Singer John Ford Coley Discusses Eclectic Career In The Arts

John Ford Coley has ventured into an array of artistic mediums in his career. He’s been to Hollywood, and acted in film and television. He published an autobiography about his career, called “Backstage Pass.” He has worked as a producer for musicians such as Eddie Money. But through it all he has never strayed far from where he got his start — songwriting and performing.

Coley, who will play the Sellersville Theater at 8 p.m. Feb. 22, is compelled to make music.

“I write songs because it’s a creative expression and I can’t not do it,” Coley said calling from his home in Nashville. “I’ve slowed down some, but if you’re a songwriter, you’ve always got your hand in it.”

Dan Seals and Coley met in high school in Dallas and scored a string of Top 10 hits in the 1970s before disbanding in 1980. Seals — who went on to a highly successful solo career in country music — passed away at age 61 in 2009, but the duo’s songs such as, “Nights are Forever Without You,” “Love is the Answer,” and their signature hit, “I’d Really Love to See You Tonight,” remain timeless.

That song also has one of the most misquoted lines in soft rock history, and was analyzed between Geena Davis’s and Samuel L. Jackson’s characters in the film “The Long Kiss Goodnight.”

For the record, the misunderstood line is, “I’m not talking about movin’ in.” The song has nothing to do with “the linen.”

The duo scored six hits, but only one, “Gone Too Far” was penned by Coley. Their recording of Parker McGee’s “I’d Really Love to See You Tonight” almost never happened.

“When they brought us Parker’s song, I had made maybe a $1.98 on music that I’d written,” Coley said. “We thought it was a feminine song and we didn’t want to do it. But when we got that first royalty check and I saw the amount I found myself going, ‘Hey, Parker, what else have you got?’”

Coley’s most recent release, “Eclectic,” features 26 previously unreleased tracks and covers a variety of genres. The album features guest artists Vince Gill, Collin Raye, Jamie O’Neal, and others.

“This record has a little bit of everything on it,” Coley said. “I enjoy writing a lot of different styles. When Dan and I started, we were playing pop. Then we played psychedelic, soul, and fusion jazz. I never sit down and decide to write just a country song. Whatever comes out, comes out. We confused people in the record industry early on, because they weren’t sure what type of music we were into.”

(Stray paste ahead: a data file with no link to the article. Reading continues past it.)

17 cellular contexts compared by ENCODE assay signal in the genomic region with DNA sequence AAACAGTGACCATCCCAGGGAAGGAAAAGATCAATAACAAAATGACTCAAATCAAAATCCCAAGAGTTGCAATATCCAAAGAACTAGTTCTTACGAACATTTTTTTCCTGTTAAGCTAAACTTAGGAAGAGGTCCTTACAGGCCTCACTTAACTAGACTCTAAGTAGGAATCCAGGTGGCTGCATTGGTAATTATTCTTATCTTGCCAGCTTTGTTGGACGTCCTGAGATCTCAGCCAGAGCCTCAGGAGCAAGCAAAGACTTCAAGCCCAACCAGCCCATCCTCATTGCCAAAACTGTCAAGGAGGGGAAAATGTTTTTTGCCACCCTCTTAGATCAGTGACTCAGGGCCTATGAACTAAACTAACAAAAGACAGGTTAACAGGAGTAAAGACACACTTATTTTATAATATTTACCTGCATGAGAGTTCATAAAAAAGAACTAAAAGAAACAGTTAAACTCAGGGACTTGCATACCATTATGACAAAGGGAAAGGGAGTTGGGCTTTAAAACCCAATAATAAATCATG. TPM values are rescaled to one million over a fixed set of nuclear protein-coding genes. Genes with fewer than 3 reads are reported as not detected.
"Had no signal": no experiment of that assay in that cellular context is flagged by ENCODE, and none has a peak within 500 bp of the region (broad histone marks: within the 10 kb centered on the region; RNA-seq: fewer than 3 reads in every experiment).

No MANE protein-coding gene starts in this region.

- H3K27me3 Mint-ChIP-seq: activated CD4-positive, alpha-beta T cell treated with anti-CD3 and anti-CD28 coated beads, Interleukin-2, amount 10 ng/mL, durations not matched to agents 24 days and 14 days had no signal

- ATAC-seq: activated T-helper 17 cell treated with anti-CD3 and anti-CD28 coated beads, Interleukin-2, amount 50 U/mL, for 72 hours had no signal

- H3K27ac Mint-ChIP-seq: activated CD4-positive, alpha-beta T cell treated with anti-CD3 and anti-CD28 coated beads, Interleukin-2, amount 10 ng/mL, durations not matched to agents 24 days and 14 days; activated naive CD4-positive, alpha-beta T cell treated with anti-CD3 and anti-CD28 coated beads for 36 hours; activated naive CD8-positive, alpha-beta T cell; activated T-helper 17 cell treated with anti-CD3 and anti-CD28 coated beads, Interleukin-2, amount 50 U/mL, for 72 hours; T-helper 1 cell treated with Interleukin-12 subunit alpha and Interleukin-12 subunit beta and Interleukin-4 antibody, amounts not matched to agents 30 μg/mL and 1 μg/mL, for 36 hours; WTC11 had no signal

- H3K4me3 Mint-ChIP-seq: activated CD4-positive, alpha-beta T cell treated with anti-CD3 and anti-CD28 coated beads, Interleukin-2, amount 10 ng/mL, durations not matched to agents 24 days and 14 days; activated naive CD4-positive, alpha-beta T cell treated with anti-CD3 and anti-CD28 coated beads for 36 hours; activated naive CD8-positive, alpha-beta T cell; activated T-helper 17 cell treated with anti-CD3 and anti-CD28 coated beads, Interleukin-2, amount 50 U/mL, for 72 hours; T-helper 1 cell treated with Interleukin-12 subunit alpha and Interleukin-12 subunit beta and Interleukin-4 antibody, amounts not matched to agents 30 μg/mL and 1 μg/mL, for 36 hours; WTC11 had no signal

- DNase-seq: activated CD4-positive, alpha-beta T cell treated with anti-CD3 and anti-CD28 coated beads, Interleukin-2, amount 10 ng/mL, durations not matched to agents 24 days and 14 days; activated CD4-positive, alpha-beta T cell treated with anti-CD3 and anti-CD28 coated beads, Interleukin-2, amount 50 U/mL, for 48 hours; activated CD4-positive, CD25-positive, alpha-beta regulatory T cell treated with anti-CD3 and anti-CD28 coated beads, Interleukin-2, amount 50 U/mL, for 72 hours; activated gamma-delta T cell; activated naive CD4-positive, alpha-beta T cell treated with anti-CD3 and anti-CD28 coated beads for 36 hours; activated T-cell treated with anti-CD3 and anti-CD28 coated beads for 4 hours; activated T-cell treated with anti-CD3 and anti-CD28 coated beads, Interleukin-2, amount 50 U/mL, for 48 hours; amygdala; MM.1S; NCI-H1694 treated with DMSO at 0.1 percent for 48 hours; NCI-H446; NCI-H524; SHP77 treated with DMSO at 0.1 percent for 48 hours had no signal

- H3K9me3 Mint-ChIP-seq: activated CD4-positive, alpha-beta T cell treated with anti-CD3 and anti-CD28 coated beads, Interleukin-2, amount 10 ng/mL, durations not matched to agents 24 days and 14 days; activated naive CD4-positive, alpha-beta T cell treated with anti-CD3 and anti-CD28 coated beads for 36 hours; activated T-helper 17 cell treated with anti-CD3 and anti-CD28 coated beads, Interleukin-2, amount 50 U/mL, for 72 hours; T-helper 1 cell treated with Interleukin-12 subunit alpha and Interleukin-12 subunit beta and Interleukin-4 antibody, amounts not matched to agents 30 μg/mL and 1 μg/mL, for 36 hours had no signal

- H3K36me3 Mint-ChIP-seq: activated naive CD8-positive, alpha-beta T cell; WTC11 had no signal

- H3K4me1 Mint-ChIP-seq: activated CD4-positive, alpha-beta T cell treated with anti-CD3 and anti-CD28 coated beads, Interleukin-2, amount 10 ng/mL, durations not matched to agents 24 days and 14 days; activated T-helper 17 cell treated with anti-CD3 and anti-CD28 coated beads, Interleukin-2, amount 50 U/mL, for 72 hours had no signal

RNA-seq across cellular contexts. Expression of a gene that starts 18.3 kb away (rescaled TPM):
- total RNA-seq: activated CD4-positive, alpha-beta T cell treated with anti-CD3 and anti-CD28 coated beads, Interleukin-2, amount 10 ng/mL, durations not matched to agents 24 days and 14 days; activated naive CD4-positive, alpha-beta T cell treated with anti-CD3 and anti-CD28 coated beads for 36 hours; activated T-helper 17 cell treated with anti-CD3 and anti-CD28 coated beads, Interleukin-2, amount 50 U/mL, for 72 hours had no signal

Coley is diverse in his personal interests as well, and he does a lot of reading; he cites his passion for history as one of the perks of touring.

“When I started, we never had time to visit the historic sites. If I’m travelling to a town now I might go a day or two early to see a lot more of the country and learn about it.”

For his Sellersville Theater show, he will be performing some of his new material, as well as many England Dan and John Ford Coley songs, with roots rock band The Cryers.

“It’s a trip down memory lane for people,” he said. “I learned a long time ago that people want to hear what they know and that doesn’t bother me at all. If it hadn’t been for those early hits, you might never have heard of me.”

Coley grew up in Dallas in a family that surrounded him with music, and he is a classically trained pianist, but he insists that he never forced music on his own children.

“For a while, my wife would only let our children listen to Christian music in the car, but not when they were in my car,” he said. “I remember watching my son bop his head in the back seat and he was like ‘This is great!’ I said, ‘Yeah, that’s AC/DC.’”

The singer recognizes huge changes in the music industry since his early days and doesn’t feel that there’s as much opportunity for younger artists to get signed today by labels. He does feel, however, that there are more opportunities for artists to release independent music.

“I probably know more about foot surgery than the record execs today know about music,” he said. “But my biggest piece of advice to young artists is to not give up. There’s a lot of people in this industry that will try to get you to give up, but you have to influence yourself because otherwise someone will step in and take your place.”

There may not have been an England Dan and John Ford Coley duo if it hadn’t been for the perseverance of the young artists.

“When we first got together, Dan and I didn’t get along,” he said. “He wanted a guitar player, not a keyboard player. Dan was a phenomenal lead singer and I excelled at harmonies. We found ourselves driving to gigs singing Everly Brothers and Righteous Brothers songs, and eventually we got to be like brothers. We could read one another’s minds.”

Coley is practical about his performances today and knows what audiences expect of him.

“I want audiences to get away from politics and arguments for a few hours and have a really enjoyable time,” he said. “I’m a Texas boy and I like to have fun and tell stories and make people laugh. Dan had a terrific sense of humor — he was very quick and clever, and we kept each other entertained. I’ve got a lot of good memories and I enjoy sharing them.”

Visit Coley at

— Chris Cameron is a freelance writer

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